- Torque wrench
- Ratchet/Socket set
- Valve cover gasket kit
- Brake cleaner
- Vulcanizing (RTV) sealant
Steps to Follow
1. Discard the Leaky Valve Gasket Cover
If there is a decorative plastic cover glued on the top of your engine, peel it off. Remove the bolts before tapping around the valve cover using a soft-faced mallet. That should break it loose. NEVER use metal tools for prying – they can permanent leaks by gouging the aluminum cylinder head.
Next, take out any cables, hoses, or electrical connectors linked to the valve cover. Label them too (this is crucial). Then, take out the spark plugs. Use a rag tapped around a screwdriver to soak up any excess oil pooling inside the spark plug tubes. Remove as much gunk as you can before proceeding. Also, change spark plug tubes if necessary.
Once the new plugs have been installed, remove the hold-down bolts securing the valve cover, monitoring the location and length of each. Now, break the cover loose and hoist it up the engine.
2. Change the Old Gasket
Remove the old gasket and give the valve cover a good cleansing with a clean rag dipped in brake cleaner. Next, remove any debris on the gasket mating surfaces. The plastic putty knife can be put to use here to remove remnants of old RTV.
Once clean and dry, spread new RTV over the same locations before installing the new gasket. By design, valve cover gaskets seal “dry.” Refrain from applying the sealant to the gasket’s face.
Reinstall all the hoses, electrical connectors, cables, and ignition components and fire it up.
3. Adding Silicone Sealant
Your car still leaking oil after you changed the valve cover gasket? Frustrating, right? Don’t worry! If the job was done properly, it’s not your fault but the sealants.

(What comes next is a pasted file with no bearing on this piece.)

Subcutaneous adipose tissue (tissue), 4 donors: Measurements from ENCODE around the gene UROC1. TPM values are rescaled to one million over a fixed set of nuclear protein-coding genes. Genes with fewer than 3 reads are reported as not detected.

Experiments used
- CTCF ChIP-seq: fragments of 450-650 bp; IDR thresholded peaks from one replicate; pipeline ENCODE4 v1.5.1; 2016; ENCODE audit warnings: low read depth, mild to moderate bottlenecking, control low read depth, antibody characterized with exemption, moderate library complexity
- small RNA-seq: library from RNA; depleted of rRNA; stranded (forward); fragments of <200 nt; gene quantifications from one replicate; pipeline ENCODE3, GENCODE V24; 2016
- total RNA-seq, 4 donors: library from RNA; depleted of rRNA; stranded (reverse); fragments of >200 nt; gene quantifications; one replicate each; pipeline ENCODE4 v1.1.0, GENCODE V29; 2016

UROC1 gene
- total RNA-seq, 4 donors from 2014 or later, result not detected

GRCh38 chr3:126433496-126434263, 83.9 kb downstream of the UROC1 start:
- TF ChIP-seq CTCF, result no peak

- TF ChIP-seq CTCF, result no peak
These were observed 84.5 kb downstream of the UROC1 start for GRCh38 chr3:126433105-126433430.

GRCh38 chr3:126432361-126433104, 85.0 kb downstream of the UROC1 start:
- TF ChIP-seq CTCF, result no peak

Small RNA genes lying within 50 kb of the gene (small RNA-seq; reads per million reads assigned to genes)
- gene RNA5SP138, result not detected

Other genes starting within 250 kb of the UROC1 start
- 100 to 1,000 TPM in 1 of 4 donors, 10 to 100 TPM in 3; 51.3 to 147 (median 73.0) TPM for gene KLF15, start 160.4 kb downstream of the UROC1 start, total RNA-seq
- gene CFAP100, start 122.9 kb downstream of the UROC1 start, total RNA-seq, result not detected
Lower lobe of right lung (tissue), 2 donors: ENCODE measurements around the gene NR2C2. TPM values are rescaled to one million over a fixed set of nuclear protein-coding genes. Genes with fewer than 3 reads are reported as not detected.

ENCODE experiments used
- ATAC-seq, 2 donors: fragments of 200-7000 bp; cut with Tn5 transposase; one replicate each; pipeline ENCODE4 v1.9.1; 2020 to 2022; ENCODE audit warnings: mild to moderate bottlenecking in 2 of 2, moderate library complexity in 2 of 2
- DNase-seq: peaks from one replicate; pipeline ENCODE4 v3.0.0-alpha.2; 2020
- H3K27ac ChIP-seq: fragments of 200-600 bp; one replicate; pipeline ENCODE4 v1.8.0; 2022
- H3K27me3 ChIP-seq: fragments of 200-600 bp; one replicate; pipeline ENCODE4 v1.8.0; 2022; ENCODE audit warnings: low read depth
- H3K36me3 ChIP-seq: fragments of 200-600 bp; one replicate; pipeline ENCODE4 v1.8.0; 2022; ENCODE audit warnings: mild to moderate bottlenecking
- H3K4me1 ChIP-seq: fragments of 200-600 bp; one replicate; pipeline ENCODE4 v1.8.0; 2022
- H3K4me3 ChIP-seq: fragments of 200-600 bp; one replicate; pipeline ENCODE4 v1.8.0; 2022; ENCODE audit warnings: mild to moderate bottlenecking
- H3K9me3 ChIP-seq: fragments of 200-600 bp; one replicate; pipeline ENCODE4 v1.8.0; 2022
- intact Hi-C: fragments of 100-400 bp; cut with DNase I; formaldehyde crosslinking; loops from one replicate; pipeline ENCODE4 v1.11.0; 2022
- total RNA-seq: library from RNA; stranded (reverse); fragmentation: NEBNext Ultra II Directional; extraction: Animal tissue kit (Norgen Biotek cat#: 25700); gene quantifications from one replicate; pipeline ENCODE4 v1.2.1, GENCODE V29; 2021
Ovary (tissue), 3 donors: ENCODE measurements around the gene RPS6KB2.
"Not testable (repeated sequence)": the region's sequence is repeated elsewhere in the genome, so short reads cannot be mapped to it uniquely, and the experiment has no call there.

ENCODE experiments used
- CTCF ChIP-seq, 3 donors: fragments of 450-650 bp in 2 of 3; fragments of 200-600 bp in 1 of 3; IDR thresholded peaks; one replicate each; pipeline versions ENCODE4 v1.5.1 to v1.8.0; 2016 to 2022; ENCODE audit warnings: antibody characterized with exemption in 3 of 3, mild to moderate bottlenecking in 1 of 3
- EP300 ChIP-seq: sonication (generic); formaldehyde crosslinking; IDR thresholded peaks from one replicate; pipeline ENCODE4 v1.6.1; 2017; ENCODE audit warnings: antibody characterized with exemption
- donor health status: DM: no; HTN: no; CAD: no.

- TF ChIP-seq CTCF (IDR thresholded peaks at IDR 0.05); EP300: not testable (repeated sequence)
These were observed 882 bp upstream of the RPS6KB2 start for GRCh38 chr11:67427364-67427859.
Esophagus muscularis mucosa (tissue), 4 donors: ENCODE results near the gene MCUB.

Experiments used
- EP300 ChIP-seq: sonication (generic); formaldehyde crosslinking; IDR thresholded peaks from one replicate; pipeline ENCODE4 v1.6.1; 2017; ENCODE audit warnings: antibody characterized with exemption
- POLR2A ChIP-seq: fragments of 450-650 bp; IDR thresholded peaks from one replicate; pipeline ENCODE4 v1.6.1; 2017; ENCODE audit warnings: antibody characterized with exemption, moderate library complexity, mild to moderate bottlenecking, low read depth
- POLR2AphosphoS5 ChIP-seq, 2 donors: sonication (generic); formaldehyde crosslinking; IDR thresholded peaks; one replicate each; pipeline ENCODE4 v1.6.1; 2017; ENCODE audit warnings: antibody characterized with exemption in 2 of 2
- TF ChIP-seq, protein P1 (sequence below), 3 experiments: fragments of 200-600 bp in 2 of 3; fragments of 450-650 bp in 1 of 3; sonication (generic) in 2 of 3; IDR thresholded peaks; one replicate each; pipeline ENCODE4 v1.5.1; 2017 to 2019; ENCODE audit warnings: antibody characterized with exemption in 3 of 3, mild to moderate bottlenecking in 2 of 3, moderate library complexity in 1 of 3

After installing the new valve cover gasket, you have to smear silicone sealant on top of the timing cover joint. A thick enough layer and your car should be leak-proof for a long time.
Things to Keep in Mind About Valve Cover Gasket Replacement
- Typically, the mechanical parts of a car will live longer than the gaskets sealing the engine. But, many of these gaskets, like the valve cover gaskets, are much easier to replace.
- Never use “stop-leak” kind of products to lubricate the engine. These materials aren’t approved by the original equipment manufacturers. Not to mention how they can create many extra problems that weren’t there in the first place.
- A car that’s old enough will have leaks on other parts of the engine too, not just the valve cover. So, you should ask the mechanic to do a complete leak check. In the long run, it’s cost-effective to fix multiple leaks in a single visit to the mechanics.
- Sometimes, the Positive Crankcase Ventilation or PCV valve is introduced to a rubber grommet situated in a valve cover. Older rubber grommets are potential leak sources. These parts should be checked and you should consider replacing them while you still have access to the valve.
The valve cover gasket might be a simple, straightforward piece of technology for the car, but it’s an integral part of the overall functioning. You should shoulder any possible valve cover gasket replacement costs if that means extending the lifetime of your vehicle. Don’t let a minor problem develop into a big one by waiting on it.